Our interview is with Bruce Schneier, who has coauthored a paper about how to push security back up the Internet-of-things supply chain: The reverse cascade: Enforcing security on the global IoT supply chain.  His solution is hard on IOT affordability and hard on big retailers and other middlemen, who will face new

In the News Roundup, Dave Aitel (@daveaitel), Mark MacCarthy (@Mark_MacCarthy), and Nick Weaver (@ncweaver) and I discuss how French and Dutch investigators pulled off the coup of the year this April, when they totally pwned a shady “secure phone” system used by massive numbers of European criminals. Nick Weaver explains that hacking the phones

For the first time in twenty years, the Justice Department is finally free to campaign for the encryption access bill it has always wanted.  Sens. Lindsey Graham (R-S.C.), Tom Cotton (R-Ark.), and Marsha Blackburn (R-Tenn.) introduced the Lawful Access To Encrypted Data Act. (Ars Technica, Press Release) As Nick

Our interview this week is with Chris Bing, a cybersecurity reporter with Reuters, and John Scott-Railton, Senior Researcher at Citizen Lab and PhD student at UCLA. John coauthored Citizen Lab’s report last week on BellTroX and Indian hackers for hire, and Chris reported for Reuters on the same organization’s activities –

Our interview with Ben Buchanan begins with his report on how artificial intelligence may influence national and cybersecurity. Ben’s quick takes: better for defense than offense, and probably even better for propaganda. The best part, in my view, is Ben’s explanation of how to poison the AI that’s trying to hack you

This episode features an in-depth (and occasionally contentious) interview with Bart Gellman about his new book, Dark Mirror: Edward Snowden and the American Surveillance State, which can be found on his website and on Amazon. I’m tagged in the book as having been sharply critical of Gellman’s Snowden stories, and I live

Our interview is with Mara Hvistendahl, investigative journalist at The Intercept and author of a new book, The Scientist and the Spy: A True Story of China, the FBI, and Industrial Espionage, as well as a deep WIRED article on the least known Chinese AI champion, iFlytek. Mara’s book raises

Peter Singer continues his excursion into what he calls “useful fiction” – thrillers that explore real-world implications of emerging technologies – in Burn-In: A Novel of the Real Robotic Revolution, to be released May 26, 2020. This interview explores a thoroughly researched (and footnoted!) host of new technologies, many already in production or on the horizon, all packed inside a plot-driven novel. The book is a painless way to understand what these technologies make possible and their impact on actual human beings. And the interview ranges widely over the policy implications, plus a few plot spoilers.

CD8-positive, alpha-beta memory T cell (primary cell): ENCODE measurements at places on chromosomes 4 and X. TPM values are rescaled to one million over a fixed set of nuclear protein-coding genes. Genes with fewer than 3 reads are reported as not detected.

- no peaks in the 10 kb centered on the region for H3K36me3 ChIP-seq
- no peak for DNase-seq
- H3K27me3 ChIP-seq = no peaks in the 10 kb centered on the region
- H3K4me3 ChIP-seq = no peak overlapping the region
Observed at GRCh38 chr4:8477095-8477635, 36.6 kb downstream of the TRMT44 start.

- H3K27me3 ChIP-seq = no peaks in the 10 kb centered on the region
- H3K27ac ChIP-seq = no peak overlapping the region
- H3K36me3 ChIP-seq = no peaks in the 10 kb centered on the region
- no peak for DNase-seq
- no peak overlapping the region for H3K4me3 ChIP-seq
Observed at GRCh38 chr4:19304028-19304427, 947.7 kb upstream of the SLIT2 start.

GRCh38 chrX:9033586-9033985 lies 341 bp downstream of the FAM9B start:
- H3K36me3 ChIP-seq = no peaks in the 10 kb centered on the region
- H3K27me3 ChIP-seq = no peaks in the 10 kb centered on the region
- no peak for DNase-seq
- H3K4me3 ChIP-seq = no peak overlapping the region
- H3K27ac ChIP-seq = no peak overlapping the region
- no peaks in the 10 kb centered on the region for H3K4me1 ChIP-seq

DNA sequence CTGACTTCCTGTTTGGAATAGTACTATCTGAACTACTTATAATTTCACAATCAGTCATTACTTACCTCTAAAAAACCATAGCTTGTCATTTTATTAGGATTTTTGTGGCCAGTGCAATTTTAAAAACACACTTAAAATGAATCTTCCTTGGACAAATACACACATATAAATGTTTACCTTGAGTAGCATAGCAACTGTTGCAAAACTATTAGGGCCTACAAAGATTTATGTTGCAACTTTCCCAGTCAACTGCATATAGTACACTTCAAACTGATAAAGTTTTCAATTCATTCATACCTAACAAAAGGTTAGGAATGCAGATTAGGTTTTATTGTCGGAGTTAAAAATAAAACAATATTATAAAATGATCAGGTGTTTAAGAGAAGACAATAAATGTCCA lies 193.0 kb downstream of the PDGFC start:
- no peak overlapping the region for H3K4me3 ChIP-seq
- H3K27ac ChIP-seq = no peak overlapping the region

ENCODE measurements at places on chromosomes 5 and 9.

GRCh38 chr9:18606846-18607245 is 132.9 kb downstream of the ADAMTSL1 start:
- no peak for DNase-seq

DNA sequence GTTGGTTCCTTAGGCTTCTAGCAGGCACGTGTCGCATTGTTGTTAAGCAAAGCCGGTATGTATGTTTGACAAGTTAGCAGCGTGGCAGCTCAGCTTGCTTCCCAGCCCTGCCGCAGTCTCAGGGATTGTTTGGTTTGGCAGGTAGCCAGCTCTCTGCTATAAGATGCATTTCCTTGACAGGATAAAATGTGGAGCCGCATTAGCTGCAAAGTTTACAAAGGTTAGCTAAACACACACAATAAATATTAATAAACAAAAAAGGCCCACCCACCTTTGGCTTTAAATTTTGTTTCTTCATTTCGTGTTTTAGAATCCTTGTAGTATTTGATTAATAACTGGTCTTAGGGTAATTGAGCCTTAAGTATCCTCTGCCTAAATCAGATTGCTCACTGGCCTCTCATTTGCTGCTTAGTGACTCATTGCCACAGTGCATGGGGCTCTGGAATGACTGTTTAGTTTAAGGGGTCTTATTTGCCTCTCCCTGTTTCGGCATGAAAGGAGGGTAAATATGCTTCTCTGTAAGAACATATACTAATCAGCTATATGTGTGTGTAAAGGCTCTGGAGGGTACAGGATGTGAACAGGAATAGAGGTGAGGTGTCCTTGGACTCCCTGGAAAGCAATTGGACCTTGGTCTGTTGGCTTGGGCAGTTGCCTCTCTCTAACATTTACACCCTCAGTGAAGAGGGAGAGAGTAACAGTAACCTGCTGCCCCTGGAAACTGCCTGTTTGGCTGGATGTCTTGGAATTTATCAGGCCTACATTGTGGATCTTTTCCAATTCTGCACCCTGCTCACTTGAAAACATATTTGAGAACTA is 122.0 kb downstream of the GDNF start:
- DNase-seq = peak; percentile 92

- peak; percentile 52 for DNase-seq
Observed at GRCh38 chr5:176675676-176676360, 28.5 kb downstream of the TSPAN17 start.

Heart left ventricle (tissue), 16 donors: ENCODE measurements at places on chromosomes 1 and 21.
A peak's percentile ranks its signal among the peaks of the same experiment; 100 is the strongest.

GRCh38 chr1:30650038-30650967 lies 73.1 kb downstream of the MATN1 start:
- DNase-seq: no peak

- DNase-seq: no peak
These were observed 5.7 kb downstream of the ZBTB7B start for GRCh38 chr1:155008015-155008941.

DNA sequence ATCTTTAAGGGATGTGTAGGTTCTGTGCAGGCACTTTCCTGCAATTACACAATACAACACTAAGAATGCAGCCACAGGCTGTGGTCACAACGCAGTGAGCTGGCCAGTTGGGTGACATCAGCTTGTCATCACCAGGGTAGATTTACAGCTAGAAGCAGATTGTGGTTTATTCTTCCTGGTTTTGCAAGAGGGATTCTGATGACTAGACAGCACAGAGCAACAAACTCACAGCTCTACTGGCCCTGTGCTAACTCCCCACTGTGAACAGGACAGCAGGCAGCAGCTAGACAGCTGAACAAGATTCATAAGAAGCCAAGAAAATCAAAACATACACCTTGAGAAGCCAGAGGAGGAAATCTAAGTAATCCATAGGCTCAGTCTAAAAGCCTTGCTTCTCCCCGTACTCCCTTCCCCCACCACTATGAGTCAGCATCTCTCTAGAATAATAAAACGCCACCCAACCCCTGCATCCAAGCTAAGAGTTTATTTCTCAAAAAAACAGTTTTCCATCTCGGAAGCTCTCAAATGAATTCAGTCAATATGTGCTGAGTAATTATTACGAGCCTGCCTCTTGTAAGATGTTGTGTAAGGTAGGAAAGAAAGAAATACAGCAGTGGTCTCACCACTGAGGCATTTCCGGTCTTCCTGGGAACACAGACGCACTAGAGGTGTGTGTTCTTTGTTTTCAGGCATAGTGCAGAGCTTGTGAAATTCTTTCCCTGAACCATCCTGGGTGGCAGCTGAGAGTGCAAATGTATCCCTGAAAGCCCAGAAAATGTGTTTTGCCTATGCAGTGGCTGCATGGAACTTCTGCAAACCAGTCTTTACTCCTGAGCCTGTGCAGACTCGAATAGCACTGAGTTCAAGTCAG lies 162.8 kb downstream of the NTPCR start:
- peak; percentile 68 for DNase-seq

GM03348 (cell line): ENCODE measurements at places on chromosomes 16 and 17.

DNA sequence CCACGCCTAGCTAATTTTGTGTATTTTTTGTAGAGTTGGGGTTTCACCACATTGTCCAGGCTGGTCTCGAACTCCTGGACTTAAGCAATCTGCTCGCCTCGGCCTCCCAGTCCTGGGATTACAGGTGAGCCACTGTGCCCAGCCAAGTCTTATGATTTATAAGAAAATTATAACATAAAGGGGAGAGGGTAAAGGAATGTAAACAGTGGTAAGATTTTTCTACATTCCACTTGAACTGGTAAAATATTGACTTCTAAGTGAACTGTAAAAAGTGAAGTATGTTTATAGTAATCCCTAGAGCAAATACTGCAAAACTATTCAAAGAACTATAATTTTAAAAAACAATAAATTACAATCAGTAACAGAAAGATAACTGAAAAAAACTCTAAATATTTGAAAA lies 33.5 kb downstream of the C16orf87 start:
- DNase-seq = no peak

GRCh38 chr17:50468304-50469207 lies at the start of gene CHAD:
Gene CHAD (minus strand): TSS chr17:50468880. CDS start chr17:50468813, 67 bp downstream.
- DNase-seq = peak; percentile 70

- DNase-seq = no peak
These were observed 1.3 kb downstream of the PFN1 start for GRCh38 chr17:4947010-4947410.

Continue Reading Episode 316: Our AI Future – Sexbots, Toilet Drones, and Robocops?

J.P. Morgan once responded to President Teddy Roosevelt’s charge that he’d violated federal antitrust law by saying, “If we have done anything wrong, send your man to see my man, and we’ll fix it up.” That used to be the gold standard for monopolist arrogance in dealing with government, but Google and Apple have put J.P. Morgan in the shade with their latest instruction to the governments of the world: You can’t use our app to trace COVID-19 infections unless you promise not to use it for quarantine or law enforcement purposes. They are only able to do this because the two companies have more or less 99% of the phone OS market. That’s more control than Morgan had of US railways, and their dominance apparently allows them to say, “If you think we’ve done something wrong, don’t bother to send your man; ours is too busy to meet.” Nate Jones and I discuss the question of Silicon Valley overreach in this episode. (In that vein, I apologize unreservedly to John D. Rockefeller, to whom I mistakenly attributed the quote.) The sad result is that a promising technological adjunct to contact tracing has been delayed and muddled by ideological engineers to the point where it isn’t likely to be deployed and used in a timely way.


Continue Reading Episode 315: Google to Washington: “Send your man to see my man. And we’ll stiff him.”

David Kris, Paul Rosenzweig, and I dive deep on the big tech issue of the COVID-19 contagion: Whether (but mostly how) to use mobile phone location services to fight the virus. We cover the Israeli approach, as well as a host of solutions adopted in Singapore, Taiwan, South Korea, and elsewhere. I’m a big fan of Singapore, which produced in a week an app that Nick Weaver thought would take a year.

In our interview, evelyn douek, currently at the Berkman Klein Center and an SJD candidate at Harvard, takes us deep into content moderation. Displaying a talent for complexifying an issue we all want to simplify, she explains why we can’t live with social platform censorship and why we can’t live without it. She walks us through the growth of content moderation, from spam, through child porn, and on to terrorism and “coordinated inauthentic behavior” – the identification of which, evelyn assures me, does not require an existentialist dance instructor. Instead, it’s the latest and least easily defined category of speech to be suppressed by Big Tech. It’s a mare’s nest, but I, for one, intend to aggravate our new Tech Overlords for as long as possible.


Continue Reading Episode 308: Location, location, location. And the virus.